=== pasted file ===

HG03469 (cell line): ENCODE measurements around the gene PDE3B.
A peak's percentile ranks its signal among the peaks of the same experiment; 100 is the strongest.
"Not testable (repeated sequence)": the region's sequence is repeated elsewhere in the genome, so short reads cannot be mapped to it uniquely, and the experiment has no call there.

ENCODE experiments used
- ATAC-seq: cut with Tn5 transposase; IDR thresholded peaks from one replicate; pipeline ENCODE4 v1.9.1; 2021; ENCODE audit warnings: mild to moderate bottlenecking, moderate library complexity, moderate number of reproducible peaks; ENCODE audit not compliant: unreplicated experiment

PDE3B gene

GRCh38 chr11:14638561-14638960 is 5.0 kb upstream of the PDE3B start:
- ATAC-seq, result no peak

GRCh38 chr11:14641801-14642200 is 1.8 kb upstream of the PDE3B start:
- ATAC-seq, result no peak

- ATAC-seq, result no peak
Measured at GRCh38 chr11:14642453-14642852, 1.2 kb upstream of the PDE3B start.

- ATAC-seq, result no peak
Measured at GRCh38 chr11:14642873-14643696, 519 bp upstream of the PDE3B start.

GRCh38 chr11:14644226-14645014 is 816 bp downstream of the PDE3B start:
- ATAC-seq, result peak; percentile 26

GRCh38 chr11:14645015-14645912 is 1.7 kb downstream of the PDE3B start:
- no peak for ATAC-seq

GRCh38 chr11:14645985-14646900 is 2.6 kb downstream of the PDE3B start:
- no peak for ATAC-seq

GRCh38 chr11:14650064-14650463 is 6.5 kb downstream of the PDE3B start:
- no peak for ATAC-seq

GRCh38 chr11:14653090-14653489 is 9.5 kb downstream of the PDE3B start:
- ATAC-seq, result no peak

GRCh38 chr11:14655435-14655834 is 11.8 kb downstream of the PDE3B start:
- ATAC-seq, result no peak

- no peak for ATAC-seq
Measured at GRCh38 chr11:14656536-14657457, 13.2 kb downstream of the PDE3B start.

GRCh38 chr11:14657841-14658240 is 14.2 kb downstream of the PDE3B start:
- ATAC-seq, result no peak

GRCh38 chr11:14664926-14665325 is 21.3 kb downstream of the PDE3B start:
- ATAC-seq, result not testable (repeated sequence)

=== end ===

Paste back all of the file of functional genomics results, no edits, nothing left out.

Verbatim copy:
HG03469 (cell line): ENCODE measurements around the gene PDE3B.
A peak's percentile ranks its signal among the peaks of the same experiment; 100 is the strongest.
"Not testable (repeated sequence)": the region's sequence is repeated elsewhere in the genome, so short reads cannot be mapped to it uniquely, and the experiment has no call there.

ENCODE experiments used
- ATAC-seq: cut with Tn5 transposase; IDR thresholded peaks from one replicate; pipeline ENCODE4 v1.9.1; 2021; ENCODE audit warnings: mild to moderate bottlenecking, moderate library complexity, moderate number of reproducible peaks; ENCODE audit not compliant: unreplicated experiment

PDE3B gene

GRCh38 chr11:14638561-14638960 is 5.0 kb upstream of the PDE3B start:
- ATAC-seq, result no peak

GRCh38 chr11:14641801-14642200 is 1.8 kb upstream of the PDE3B start:
- ATAC-seq, result no peak

- ATAC-seq, result no peak
Measured at GRCh38 chr11:14642453-14642852, 1.2 kb upstream of the PDE3B start.

- ATAC-seq, result no peak
Measured at GRCh38 chr11:14642873-14643696, 519 bp upstream of the PDE3B start.

GRCh38 chr11:14644226-14645014 is 816 bp downstream of the PDE3B start:
- ATAC-seq, result peak; percentile 26

GRCh38 chr11:14645015-14645912 is 1.7 kb downstream of the PDE3B start:
- no peak for ATAC-seq

GRCh38 chr11:14645985-14646900 is 2.6 kb downstream of the PDE3B start:
- no peak for ATAC-seq

GRCh38 chr11:14650064-14650463 is 6.5 kb downstream of the PDE3B start:
- no peak for ATAC-seq

GRCh38 chr11:14653090-14653489 is 9.5 kb downstream of the PDE3B start:
- ATAC-seq, result no peak

GRCh38 chr11:14655435-14655834 is 11.8 kb downstream of the PDE3B start:
- ATAC-seq, result no peak

- no peak for ATAC-seq
Measured at GRCh38 chr11:14656536-14657457, 13.2 kb downstream of the PDE3B start.

GRCh38 chr11:14657841-14658240 is 14.2 kb downstream of the PDE3B start:
- ATAC-seq, result no peak

GRCh38 chr11:14664926-14665325 is 21.3 kb downstream of the PDE3B start:
- ATAC-seq, result not testable (repeated sequence)